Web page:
Thomas B. Rutter, Philadelphia, for appellants.
Special Judicial Investigation; William P. Stewart, Philadelphia, for appellee.
Jones, C. J., and Eagen, O'Brien, Roberts, Pomeroy, Nix and Manderino, JJ. Nix, J., filed a concurring opinion in which Roberts, J., joins. Jones, C. J., filed a dissenting opinion, in which Pomeroy, J., joins. Pomeroy, J., filed a dissenting opinion, in which Jones, C. J., joins.
By order of October 28, 1971, the President Judge of the Court of Common Pleas of Philadelphia authorized a special judicial investigation into unethical conduct by members of the Philadelphia bar. In the course of this investigation appellants were called before an investigating judge who was to determine whether the evidence against them warranted institution of formal charges. The investigating judge concluded that formal charges were indicated.
Appellants were then tried before a three-judge special disciplinary court. The three-judge court found that appellants had engaged in unethical conduct, specifically, by soliciting negligence cases and submitting inflated medical cost reports. Accordingly, Silverberg, Levitan, and Oxman were ordered suspended from the practice of law for one, three, and five years respectively. The hearing court stayed the orders of suspension pending this appeal.*fn1
At the formal disciplinary hearing, Oxman and Levitan testified in their own defense; they denied any wrongdoing. On cross-examination special counsel for the investigation was permitted to elicit that appellants
had claimed the privilege against self-incrimination in the preliminary proceeding before the single investigating judge.*fn2 These references to appellants' exercise of their constitutional rights were allegedly designed only to impeach their credibility. We conclude that utilization, over objection,*fn3 of appellant's assertion of the
privilege against self-incrimination violated their rights under the Fifth Amendment to the United States Constitution*fn4 and article I, section 9 of the Pennsylvania Constitution P.S.*fn5 The orders suspending appellants must be reversed*fn6 and a new disciplinary hearing held.*fn7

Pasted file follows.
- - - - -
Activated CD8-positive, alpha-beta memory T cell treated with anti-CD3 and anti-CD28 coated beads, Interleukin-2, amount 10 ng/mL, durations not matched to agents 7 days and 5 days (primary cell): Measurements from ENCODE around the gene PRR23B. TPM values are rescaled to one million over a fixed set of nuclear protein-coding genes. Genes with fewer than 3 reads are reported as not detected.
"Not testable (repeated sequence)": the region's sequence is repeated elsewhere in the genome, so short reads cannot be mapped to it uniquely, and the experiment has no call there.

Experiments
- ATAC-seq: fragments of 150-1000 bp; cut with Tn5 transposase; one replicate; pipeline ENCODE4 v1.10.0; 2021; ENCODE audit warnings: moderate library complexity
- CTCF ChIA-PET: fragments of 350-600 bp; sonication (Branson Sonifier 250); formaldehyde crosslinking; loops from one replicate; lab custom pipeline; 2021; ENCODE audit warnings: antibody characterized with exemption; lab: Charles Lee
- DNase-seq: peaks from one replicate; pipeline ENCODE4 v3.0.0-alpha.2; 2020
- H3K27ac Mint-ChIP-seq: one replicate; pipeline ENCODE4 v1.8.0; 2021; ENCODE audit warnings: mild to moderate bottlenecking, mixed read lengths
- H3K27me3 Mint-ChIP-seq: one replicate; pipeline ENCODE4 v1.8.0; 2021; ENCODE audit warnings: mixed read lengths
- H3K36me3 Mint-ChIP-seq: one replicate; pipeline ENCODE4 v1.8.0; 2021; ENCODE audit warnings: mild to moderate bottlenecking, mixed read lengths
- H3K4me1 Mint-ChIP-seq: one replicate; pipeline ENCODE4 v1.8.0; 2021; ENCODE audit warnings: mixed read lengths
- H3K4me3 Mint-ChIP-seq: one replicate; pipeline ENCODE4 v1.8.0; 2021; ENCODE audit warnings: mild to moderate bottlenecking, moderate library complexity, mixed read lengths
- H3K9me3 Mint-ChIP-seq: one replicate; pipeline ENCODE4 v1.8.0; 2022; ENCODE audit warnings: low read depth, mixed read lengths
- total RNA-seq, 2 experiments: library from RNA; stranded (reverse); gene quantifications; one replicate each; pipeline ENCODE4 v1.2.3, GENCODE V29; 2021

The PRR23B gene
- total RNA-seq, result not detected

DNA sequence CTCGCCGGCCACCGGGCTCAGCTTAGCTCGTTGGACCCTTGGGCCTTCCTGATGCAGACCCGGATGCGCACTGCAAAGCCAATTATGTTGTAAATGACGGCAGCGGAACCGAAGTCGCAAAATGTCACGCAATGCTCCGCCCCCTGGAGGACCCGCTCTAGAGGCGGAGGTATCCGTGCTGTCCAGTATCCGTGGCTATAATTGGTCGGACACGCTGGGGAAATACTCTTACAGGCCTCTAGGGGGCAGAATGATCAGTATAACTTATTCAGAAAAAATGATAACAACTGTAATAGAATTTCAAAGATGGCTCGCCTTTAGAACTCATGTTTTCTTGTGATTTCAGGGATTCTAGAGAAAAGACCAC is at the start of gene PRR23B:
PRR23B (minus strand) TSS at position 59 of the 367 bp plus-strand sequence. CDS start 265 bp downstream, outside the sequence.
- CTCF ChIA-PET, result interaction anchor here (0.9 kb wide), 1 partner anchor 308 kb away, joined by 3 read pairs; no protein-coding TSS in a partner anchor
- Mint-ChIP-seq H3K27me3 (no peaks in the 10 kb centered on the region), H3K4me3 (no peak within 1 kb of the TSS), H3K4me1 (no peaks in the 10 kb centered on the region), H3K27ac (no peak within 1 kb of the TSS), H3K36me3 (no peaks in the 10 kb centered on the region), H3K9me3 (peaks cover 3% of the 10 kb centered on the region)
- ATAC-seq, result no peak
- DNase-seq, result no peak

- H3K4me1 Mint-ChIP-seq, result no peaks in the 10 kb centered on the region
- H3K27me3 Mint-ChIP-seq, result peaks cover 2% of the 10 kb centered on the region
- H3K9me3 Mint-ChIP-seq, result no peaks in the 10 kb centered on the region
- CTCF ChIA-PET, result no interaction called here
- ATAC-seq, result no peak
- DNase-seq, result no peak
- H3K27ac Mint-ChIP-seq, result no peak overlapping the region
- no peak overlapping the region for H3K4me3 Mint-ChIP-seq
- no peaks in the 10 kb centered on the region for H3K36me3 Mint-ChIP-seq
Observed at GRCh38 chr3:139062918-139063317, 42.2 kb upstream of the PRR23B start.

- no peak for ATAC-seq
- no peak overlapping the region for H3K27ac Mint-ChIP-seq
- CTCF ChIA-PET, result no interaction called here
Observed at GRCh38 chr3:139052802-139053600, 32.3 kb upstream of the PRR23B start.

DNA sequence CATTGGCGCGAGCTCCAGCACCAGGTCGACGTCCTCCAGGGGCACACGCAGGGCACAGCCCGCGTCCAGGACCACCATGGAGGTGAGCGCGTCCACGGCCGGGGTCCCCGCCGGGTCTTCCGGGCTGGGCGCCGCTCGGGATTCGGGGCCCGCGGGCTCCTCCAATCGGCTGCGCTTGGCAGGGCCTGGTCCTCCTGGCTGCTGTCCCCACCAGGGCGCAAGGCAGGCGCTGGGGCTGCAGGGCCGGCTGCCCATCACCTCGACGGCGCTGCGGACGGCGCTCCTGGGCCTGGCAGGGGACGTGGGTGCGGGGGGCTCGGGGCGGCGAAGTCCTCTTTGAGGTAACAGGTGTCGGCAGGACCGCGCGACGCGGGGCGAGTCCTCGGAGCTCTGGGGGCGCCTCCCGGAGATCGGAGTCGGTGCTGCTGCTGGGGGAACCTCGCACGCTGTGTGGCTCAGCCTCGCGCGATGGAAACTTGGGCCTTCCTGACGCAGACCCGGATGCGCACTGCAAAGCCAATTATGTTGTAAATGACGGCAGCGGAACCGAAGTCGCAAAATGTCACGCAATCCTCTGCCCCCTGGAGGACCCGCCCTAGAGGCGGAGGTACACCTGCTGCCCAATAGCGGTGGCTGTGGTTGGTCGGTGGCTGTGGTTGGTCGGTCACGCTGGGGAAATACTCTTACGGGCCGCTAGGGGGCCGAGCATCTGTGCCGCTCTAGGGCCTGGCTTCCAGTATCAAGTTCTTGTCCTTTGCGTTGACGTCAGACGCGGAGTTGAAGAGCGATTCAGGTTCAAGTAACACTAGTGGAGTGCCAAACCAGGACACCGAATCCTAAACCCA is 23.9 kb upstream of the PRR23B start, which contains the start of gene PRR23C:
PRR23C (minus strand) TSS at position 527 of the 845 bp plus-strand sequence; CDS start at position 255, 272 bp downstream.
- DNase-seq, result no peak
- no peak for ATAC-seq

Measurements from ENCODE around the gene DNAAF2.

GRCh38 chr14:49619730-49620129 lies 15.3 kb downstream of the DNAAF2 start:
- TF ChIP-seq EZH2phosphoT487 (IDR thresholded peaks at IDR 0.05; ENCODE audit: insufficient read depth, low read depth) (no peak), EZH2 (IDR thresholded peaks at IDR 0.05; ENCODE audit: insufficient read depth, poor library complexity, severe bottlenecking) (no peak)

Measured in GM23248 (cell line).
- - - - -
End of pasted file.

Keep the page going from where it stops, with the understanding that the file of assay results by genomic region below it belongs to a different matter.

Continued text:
In Grunewald v. United States, 353 U.S. 391, 77 S.Ct. 963, 1 L.Ed.2d 931 (1957), the United States Supreme Court faced the question before us today. Defendant Halperin was accused of corruptly influencing witnesses before a federal grand jury. When called before another grand jury, he declined to answer certain questions because his answers might incriminate him. At trial he answered the same questions in a way consistent with innocence. The government was permitted, over objection, to cross-examine Halperin on his allegedly inconsistent responses. The trial judge however indicated that this cross-examination could be considered only as reflecting on the witness' credibility.*fn8
The Supreme Court reversed. Justice Harlan, writing for the majority, noted that the practice of impeaching a witness' credibility by bringing out a prior claim of the privilege against self-incrimination "has grave constitutional overtones." 353 U.S. at 423, 77 S.Ct. at 983-984. Reversal, however, was based on the Court's supervisory power. Id. at 424, 77 S.Ct. at 984. Two grounds for reversal were advanced. First, the Court, for the sake of argument, assumed that Halperin's trial testimony and earlier claim of privilege were inconsistent. It then held that the potential for prejudice inherent in this cross-examination so far outweighed its probative value that the trial court in its sound discretion should not have permitted the questions. Id. at 420-421, 77 S.Ct. at 982.
Second, examining the defendant's testimony further, the Court concluded that the cross-examination was also improper because only prior inconsistent statements may be used to impeach. See 3A J. Wigmore, Evidence § 1040 (Chadbourn rev. 1970). Both the claim of privilege before the grand jury and the exculpatory answers at trial were "wholly consistent with innocence." 353 U.S. at 421, 77 S.Ct. at 982. Therefore no inconsistency existed and impeachment should not have been permitted.
The concurring opinion of Justice Black, joined by then Chief Justice Warren, and Mr. Justice Douglas and Mr. Justice Brennan, addressed the constitutional issue directly.
"I agree with the Court that use of this claim of constitutional privilege to reflect upon Halperin's credibility was error, but I do not, like the Court, rest my conclusion on the special circumstances of this case. I can think of no special circumstances that would justify use of a constitutional privilege to discredit or convict a person who asserts it. The value of constitutional privileges is largely destroyed if persons can be penalized for relying on them. It seems peculiarly incongruous and indefensible for courts which exist and act only under the Constitution to draw inferences of lack of honesty from invocation of a privilege deemed worthy of enshrinement in the Constitution."
Id. at 425-426, 77 S.Ct. at 984-985.
Since Grunewald was decided, several courts have concluded that the reasoning of the concurring opinion, which, of course, was in no way contradicted by the majority's failure to reach the constitutional issue, precludes cross-examination by reference to a prior claim of the privilege against self-incrimination. Fowle v. United States, 410 F.2d 48, 51-56 (9th Cir. 1969); Fagundes v. ...